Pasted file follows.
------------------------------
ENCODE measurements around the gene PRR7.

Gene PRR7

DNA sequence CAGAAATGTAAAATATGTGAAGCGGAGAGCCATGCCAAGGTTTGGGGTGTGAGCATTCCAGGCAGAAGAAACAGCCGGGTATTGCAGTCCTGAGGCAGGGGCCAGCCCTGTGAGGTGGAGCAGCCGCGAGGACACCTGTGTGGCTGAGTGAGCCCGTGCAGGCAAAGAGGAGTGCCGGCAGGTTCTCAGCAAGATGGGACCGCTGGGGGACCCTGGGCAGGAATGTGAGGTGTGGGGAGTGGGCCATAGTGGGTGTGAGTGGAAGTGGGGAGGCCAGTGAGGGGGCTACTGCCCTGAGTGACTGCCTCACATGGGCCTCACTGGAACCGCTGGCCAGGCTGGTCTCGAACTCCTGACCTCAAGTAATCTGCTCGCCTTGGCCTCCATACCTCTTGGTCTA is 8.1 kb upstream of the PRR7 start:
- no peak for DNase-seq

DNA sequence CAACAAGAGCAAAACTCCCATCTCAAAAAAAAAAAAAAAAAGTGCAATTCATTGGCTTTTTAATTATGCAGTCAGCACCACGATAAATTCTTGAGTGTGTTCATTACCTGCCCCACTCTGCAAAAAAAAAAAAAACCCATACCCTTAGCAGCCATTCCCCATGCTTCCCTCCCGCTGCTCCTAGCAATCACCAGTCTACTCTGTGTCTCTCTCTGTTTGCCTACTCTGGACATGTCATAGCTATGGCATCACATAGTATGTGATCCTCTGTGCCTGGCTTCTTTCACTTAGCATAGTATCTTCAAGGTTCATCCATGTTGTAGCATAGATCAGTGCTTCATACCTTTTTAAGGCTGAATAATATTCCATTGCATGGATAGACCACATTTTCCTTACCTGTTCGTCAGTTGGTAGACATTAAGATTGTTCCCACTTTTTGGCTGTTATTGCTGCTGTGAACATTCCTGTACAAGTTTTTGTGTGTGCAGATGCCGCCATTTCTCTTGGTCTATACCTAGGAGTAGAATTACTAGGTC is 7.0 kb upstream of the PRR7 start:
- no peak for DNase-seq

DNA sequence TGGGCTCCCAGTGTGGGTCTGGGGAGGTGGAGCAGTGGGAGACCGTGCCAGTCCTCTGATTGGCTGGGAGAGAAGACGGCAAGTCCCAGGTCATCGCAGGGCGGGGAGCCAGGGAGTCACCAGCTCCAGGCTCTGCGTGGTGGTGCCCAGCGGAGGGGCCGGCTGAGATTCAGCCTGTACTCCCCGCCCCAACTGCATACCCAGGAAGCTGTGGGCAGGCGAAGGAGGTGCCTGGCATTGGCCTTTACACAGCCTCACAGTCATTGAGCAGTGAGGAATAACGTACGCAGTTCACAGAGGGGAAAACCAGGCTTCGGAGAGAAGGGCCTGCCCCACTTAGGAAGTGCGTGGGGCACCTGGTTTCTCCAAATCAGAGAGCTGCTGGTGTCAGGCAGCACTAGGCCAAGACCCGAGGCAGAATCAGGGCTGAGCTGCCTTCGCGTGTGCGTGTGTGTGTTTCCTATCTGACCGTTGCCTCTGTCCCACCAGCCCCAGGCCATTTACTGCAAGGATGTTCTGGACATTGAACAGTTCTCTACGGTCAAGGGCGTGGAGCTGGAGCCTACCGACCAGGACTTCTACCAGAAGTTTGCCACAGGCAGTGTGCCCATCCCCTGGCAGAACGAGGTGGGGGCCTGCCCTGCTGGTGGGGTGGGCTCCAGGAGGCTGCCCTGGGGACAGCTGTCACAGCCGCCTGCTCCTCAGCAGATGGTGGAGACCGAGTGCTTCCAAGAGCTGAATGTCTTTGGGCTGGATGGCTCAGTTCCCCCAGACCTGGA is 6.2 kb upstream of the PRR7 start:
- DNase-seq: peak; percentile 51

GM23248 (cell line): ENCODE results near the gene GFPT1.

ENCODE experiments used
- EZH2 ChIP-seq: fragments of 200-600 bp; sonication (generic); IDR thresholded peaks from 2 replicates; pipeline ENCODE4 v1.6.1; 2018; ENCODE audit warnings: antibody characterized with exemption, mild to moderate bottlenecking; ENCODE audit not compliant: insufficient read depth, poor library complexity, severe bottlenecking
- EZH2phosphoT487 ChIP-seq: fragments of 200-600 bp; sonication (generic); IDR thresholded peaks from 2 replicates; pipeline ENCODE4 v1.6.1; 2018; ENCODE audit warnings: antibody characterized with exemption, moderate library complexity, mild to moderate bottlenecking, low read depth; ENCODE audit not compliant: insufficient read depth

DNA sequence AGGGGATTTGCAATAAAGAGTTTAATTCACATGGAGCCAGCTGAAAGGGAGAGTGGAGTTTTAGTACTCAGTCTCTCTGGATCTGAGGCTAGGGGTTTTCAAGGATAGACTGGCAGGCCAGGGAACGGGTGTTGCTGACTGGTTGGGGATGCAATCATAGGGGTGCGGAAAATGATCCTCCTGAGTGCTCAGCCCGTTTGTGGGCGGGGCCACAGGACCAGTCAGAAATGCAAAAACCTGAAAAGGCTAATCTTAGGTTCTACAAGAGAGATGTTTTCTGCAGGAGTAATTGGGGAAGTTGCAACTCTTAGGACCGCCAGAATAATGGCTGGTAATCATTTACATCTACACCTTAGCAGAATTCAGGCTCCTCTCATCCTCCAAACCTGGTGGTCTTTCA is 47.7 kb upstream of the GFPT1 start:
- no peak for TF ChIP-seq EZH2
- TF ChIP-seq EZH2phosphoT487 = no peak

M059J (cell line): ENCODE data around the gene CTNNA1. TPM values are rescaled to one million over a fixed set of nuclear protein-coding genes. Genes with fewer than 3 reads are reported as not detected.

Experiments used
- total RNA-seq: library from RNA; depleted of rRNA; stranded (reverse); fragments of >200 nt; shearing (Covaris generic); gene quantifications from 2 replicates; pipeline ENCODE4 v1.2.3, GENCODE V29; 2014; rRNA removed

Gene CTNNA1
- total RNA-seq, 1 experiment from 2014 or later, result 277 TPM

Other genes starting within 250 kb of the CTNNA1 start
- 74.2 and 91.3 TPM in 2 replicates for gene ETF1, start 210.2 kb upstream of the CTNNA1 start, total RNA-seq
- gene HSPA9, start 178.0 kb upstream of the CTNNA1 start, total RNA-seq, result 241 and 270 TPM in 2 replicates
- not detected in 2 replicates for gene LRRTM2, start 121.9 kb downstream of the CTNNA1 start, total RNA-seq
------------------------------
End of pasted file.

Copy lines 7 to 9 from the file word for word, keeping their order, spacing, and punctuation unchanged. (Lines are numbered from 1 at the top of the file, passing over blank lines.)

DNA sequence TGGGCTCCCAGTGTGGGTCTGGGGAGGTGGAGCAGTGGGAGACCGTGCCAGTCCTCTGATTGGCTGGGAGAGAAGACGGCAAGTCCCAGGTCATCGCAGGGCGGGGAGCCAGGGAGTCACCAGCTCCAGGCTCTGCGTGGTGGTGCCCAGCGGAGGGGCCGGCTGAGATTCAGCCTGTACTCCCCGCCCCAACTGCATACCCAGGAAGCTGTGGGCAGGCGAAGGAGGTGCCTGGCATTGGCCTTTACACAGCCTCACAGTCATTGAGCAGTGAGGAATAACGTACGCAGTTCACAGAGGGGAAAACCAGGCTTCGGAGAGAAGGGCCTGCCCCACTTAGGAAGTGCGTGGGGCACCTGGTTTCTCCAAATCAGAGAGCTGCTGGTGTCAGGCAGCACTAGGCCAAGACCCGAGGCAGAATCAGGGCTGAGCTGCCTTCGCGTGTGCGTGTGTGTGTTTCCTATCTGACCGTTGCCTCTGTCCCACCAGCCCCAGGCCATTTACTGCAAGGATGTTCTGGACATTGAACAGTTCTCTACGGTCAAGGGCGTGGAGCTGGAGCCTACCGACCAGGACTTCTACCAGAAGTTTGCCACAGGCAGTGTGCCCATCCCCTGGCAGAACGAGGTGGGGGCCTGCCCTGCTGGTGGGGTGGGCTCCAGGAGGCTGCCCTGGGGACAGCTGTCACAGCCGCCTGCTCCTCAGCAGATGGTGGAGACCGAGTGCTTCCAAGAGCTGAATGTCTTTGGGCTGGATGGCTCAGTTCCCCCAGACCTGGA is 6.2 kb upstream of the PRR7 start:
- DNase-seq: peak; percentile 51

GM23248 (cell line): ENCODE results near the gene GFPT1.